So how will we tackle the future’s problems according to some of the brightest minds on this planet? Science has a lot of the solutions but they need to be incorporated into society and that requires cooperation and unification of the world. Some models predict that Africa will have overtaken Asia in terms of population by the end of the century and advances in GM (e.g. golden rice) could be our best chance at helping to feed the world. Global warming will cause sea levels to rise and countries like Bangladesh will lose 20% of their land forcing 10s of millions of people to migrate. Looking at how much tension a few million migrants are currently causing in Europe ought to make us think about the systemic changes required to address future migration. And yes, it will happen, as a matter of fact it is already happening. So let’s, for once as humanity, be pre-emptive rather than reactive.
The unjust allocation of resources and distribution of wealth together with the aforementioned changing environment will test our systems and require novel scientific-political symbiotic sustainable solutions. We need to challenge the notion that you are entitled to resources just because you are sitting on them. The whole concept of nation borders could for example be changed in a cooperative fashion. As long as there are borders, there are ‘potential tensions’, similar to potential differences in physical systems, and they will cause conflicts. As Stephen Hawking keeps pointing out - we remain our own biggest enemies.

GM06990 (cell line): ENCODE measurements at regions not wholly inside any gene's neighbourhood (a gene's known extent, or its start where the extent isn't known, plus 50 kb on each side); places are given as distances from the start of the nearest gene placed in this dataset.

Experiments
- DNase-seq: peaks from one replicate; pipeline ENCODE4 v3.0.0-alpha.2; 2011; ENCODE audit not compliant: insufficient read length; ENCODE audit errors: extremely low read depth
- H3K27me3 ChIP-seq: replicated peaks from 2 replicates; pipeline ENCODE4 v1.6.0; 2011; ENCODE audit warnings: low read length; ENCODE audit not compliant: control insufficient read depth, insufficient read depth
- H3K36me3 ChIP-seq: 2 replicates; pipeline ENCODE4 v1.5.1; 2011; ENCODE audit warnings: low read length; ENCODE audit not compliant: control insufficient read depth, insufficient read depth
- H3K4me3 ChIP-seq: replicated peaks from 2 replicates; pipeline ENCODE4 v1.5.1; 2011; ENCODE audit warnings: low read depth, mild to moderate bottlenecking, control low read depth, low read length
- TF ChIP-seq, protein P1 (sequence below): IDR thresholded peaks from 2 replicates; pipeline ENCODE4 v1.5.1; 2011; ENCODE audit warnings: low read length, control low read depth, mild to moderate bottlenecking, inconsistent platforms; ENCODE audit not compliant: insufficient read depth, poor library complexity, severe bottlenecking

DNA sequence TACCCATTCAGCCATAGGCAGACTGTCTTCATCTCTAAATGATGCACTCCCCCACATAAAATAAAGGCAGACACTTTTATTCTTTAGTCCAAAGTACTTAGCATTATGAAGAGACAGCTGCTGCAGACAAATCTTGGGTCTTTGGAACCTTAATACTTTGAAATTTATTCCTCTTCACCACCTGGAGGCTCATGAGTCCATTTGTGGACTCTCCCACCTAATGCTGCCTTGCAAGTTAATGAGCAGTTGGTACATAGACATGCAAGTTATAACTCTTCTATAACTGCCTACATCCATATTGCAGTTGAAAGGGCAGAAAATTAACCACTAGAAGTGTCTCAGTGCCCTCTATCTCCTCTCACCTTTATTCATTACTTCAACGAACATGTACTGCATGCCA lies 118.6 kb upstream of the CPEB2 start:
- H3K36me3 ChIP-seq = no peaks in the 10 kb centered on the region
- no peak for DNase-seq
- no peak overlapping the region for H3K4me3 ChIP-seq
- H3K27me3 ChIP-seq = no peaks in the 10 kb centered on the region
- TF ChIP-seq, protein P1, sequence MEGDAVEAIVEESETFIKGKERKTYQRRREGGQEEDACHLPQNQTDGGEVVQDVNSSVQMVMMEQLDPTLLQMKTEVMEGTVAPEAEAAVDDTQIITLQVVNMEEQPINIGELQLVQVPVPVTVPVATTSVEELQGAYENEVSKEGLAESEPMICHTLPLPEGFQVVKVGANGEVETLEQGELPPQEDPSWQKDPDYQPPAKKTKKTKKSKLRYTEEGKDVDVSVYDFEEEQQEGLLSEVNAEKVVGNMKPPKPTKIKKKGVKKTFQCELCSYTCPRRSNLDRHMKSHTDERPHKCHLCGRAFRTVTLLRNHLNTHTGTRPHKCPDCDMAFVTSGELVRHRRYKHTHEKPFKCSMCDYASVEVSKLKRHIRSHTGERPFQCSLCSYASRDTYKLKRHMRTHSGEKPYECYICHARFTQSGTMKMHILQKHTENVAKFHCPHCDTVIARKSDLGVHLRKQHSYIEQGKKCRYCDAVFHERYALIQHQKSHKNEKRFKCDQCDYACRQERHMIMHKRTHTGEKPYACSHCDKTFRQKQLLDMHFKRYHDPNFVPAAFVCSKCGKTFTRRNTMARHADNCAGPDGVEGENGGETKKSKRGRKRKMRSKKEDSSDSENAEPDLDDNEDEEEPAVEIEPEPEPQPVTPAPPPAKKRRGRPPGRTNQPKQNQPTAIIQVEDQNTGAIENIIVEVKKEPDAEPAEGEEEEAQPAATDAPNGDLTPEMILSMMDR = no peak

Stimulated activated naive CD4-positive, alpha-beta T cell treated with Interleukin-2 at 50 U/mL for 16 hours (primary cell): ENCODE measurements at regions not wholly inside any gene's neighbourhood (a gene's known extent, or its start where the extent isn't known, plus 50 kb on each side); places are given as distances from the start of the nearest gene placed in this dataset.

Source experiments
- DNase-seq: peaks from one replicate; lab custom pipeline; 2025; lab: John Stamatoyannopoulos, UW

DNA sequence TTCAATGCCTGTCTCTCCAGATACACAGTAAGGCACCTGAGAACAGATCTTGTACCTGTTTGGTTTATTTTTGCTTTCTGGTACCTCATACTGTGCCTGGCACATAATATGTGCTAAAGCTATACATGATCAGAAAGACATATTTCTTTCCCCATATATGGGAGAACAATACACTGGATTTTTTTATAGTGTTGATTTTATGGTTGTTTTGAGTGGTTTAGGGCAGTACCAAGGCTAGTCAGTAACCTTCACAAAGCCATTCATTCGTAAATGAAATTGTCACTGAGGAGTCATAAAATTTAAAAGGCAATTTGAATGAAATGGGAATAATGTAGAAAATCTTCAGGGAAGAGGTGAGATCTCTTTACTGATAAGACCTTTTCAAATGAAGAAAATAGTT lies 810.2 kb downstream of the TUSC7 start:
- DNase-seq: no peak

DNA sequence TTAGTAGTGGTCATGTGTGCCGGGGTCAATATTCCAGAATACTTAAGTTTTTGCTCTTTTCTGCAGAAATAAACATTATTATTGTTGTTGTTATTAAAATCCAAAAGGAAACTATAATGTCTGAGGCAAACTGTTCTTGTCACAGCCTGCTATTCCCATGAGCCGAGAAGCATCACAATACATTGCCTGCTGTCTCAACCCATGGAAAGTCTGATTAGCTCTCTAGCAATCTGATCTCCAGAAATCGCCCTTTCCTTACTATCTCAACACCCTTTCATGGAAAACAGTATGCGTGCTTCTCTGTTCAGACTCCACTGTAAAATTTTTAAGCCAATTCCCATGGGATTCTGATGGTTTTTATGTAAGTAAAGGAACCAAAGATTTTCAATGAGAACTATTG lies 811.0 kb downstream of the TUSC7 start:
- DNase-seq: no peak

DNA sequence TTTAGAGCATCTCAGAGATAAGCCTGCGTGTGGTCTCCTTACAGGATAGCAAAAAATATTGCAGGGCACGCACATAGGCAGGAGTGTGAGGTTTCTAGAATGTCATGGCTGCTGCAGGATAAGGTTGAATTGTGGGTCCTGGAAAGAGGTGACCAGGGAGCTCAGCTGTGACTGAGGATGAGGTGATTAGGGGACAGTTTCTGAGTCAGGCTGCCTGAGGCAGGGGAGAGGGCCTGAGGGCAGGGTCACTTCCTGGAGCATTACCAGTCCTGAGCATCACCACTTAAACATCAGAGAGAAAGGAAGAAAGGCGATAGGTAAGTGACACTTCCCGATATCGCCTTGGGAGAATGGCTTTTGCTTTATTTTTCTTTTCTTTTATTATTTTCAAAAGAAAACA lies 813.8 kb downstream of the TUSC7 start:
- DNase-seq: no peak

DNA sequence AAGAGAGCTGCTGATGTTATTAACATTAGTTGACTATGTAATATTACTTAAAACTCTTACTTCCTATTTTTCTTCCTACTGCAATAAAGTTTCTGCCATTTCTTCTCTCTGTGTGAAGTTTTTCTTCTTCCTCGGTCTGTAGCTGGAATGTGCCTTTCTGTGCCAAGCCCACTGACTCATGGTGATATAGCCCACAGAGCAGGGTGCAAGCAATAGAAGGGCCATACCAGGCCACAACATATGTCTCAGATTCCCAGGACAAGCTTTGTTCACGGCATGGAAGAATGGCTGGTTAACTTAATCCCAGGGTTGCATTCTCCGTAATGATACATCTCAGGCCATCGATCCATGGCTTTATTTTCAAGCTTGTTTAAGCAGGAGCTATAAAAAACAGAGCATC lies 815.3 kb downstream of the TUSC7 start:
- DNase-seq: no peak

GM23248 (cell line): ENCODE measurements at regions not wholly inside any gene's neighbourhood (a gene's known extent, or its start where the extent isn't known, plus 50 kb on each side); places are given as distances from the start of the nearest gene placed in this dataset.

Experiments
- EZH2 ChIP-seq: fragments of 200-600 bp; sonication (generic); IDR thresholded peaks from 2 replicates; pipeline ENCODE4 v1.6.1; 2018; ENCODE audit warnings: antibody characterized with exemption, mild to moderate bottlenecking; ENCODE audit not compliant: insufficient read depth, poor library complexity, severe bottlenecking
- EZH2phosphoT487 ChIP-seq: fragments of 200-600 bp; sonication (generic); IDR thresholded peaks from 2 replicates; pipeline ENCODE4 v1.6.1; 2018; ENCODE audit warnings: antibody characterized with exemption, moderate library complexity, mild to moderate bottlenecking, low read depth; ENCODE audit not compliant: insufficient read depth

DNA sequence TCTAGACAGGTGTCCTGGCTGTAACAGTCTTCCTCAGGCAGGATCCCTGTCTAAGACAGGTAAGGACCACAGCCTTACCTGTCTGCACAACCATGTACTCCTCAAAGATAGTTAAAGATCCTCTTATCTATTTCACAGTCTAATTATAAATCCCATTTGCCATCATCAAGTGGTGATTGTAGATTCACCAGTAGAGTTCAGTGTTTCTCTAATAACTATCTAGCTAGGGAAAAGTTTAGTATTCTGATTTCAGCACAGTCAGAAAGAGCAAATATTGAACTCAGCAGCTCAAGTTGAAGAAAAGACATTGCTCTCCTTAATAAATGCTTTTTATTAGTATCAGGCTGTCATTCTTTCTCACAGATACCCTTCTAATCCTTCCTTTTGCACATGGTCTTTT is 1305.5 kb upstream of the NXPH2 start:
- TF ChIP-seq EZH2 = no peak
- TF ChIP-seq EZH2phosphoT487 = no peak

As Stephen Fry put it in his speech at the Oxford Union: ‘the world will be saved by the life of the mind. Humanity and freedom of thought are the most highly prized things we have today,’ and we need to preserve them at all cost. They underpin all scientific advancements and the conservation of life on planet Earth. With Fermi’s paradox upheld, life is most likely rare and it is wonderfully fragile. According to one Nobel Prize laureate: as long as we survive 10,000 years, we will explore/colonise the galaxy. The key to achieving this might lie in exciting enough young minds to follow their beliefs and ideas and pursue blue sky research, in bringing all members of society on board by engaging them and thus enabling humankind to live on and together create a better world.